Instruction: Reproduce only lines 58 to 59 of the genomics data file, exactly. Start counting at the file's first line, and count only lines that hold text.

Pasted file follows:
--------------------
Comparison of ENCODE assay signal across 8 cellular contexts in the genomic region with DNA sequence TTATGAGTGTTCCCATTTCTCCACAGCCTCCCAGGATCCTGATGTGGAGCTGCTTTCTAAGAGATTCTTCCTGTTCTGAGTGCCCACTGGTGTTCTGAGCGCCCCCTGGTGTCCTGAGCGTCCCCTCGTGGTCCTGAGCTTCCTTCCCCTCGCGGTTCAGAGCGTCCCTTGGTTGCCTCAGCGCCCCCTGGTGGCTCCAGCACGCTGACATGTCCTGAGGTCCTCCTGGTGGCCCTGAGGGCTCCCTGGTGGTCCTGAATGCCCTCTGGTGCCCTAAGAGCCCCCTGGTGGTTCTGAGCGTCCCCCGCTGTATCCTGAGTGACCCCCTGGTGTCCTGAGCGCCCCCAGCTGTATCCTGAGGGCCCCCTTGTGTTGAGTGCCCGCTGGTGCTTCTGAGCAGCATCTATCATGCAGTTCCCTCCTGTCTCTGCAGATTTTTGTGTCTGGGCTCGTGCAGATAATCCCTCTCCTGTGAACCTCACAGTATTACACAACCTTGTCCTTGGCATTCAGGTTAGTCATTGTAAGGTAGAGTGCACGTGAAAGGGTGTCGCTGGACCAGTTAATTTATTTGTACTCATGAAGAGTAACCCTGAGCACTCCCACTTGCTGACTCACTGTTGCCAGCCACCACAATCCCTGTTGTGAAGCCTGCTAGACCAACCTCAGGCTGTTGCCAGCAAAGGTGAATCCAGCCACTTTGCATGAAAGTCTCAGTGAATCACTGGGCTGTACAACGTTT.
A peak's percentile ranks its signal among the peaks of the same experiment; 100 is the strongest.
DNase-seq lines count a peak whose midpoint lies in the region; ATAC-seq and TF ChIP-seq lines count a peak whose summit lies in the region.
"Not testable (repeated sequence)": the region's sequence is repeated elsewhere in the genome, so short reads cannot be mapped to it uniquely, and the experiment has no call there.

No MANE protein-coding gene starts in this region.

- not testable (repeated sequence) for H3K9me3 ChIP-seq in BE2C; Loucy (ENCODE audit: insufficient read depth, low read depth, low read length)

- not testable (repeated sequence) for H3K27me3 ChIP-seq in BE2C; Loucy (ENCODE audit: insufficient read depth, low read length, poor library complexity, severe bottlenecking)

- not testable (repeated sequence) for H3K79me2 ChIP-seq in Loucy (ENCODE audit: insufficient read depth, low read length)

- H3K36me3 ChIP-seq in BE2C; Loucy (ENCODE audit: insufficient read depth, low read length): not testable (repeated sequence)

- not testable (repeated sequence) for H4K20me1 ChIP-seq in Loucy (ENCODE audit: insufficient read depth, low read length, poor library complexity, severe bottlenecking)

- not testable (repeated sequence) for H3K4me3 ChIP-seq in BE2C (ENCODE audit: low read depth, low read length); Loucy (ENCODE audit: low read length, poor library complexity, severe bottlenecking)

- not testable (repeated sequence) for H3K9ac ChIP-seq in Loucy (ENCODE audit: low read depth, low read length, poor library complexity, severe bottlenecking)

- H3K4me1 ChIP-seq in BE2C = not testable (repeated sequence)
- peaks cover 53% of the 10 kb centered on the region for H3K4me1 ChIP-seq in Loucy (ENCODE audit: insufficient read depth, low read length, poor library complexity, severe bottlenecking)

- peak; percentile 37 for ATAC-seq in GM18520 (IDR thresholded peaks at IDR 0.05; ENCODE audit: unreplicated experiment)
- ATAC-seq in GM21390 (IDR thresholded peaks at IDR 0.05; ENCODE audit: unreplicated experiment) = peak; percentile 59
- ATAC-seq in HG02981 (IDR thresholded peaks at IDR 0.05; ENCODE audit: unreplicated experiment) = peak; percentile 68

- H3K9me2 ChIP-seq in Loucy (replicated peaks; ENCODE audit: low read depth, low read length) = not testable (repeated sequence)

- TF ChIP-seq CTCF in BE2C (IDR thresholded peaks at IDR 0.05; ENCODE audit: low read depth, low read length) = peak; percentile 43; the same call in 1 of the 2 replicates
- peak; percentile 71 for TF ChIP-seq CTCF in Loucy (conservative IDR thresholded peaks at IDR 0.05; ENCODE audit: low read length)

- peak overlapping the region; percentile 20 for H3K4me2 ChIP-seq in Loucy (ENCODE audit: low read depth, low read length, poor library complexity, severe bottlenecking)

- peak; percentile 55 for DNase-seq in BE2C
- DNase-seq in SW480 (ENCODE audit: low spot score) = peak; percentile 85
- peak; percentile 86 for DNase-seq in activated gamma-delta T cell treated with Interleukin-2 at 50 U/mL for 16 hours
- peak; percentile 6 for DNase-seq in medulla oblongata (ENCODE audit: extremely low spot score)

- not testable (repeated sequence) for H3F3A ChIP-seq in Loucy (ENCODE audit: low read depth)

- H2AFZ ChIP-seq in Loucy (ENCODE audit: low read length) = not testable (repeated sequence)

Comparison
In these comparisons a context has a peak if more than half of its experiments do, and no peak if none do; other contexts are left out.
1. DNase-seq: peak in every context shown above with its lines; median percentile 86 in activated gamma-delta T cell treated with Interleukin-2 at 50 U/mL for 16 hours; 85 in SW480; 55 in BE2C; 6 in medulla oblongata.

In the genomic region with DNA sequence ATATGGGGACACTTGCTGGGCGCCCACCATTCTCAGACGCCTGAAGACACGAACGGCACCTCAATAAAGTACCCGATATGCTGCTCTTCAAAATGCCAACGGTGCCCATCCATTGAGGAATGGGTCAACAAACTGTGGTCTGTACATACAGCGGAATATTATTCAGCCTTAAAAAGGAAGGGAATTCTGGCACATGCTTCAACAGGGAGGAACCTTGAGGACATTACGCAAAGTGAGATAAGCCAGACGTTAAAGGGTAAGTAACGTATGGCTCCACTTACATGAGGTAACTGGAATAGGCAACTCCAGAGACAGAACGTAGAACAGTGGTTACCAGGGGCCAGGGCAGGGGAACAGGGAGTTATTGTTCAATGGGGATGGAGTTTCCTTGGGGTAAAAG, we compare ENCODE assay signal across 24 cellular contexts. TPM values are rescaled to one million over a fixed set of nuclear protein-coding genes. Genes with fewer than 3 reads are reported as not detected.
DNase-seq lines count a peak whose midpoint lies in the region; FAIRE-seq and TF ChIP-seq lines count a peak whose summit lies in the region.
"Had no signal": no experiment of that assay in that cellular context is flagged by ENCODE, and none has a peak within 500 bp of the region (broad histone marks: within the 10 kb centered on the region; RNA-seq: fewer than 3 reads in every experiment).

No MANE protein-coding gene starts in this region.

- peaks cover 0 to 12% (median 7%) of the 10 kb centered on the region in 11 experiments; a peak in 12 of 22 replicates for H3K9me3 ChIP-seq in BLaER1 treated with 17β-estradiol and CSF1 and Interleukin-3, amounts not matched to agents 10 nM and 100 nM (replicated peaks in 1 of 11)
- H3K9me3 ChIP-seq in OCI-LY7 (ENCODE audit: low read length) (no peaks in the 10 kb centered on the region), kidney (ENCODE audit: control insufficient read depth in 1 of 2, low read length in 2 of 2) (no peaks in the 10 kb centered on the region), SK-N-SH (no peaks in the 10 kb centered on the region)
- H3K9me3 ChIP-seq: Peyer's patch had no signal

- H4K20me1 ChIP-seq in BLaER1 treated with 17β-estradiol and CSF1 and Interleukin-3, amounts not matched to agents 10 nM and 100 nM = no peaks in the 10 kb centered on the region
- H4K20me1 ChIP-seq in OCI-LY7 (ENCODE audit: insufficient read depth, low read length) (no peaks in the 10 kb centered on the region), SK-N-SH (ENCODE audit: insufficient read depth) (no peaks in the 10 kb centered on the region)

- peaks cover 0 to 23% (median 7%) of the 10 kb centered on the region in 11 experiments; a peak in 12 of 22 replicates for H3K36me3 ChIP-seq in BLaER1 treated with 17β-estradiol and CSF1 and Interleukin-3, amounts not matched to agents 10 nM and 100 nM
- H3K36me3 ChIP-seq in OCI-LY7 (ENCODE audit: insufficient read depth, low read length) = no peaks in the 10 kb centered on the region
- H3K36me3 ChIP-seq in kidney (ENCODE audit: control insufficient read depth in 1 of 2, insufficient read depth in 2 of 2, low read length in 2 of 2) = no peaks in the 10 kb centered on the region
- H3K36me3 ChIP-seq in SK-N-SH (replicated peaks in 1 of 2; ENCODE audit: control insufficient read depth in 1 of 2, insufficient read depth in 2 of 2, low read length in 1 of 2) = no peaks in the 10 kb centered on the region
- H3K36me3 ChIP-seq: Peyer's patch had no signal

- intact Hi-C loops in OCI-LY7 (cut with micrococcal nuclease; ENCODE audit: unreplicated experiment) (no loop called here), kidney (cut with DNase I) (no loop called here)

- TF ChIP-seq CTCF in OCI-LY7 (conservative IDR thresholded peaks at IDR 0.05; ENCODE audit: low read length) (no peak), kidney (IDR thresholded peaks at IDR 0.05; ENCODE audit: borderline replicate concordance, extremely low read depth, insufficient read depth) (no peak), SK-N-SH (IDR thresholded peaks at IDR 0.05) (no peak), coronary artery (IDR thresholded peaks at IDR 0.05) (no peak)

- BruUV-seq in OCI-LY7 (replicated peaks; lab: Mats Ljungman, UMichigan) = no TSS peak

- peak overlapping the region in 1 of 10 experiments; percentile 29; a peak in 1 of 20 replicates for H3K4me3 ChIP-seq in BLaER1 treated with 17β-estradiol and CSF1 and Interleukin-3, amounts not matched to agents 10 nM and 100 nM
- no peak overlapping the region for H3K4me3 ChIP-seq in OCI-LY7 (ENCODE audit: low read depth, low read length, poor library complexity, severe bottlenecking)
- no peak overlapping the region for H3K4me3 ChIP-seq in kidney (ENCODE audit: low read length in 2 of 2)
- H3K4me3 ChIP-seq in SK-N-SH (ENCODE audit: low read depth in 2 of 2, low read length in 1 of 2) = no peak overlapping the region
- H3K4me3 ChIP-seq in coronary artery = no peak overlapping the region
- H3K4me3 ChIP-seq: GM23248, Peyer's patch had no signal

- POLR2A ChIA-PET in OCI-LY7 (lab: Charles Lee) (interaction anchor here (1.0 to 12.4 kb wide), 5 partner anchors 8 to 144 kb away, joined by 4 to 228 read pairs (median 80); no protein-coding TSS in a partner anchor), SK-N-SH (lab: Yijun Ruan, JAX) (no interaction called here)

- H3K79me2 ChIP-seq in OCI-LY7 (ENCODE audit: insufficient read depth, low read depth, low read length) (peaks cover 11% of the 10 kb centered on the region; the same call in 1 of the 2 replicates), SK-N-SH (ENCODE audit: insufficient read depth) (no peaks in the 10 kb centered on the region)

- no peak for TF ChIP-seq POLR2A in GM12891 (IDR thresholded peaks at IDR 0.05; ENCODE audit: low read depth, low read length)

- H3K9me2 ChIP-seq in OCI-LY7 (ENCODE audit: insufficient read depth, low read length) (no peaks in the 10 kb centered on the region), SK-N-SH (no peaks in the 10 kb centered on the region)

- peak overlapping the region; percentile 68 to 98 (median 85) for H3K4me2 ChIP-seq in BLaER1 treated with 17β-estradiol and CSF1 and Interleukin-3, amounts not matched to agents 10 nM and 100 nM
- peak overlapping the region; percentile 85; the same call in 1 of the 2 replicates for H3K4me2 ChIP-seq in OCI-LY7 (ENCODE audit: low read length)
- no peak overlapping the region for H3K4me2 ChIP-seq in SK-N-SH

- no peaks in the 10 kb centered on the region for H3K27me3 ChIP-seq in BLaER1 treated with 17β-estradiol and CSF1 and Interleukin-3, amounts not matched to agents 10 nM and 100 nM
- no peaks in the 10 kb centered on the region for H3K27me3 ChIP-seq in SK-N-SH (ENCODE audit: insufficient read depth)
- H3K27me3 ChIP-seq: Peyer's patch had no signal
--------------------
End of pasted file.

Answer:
- peak overlapping the region; percentile 68 to 98 (median 85) for H3K4me2 ChIP-seq in BLaER1 treated with 17β-estradiol and CSF1 and Interleukin-3, amounts not matched to agents 10 nM and 100 nM
- peak overlapping the region; percentile 85; the same call in 1 of the 2 replicates for H3K4me2 ChIP-seq in OCI-LY7 (ENCODE audit: low read length)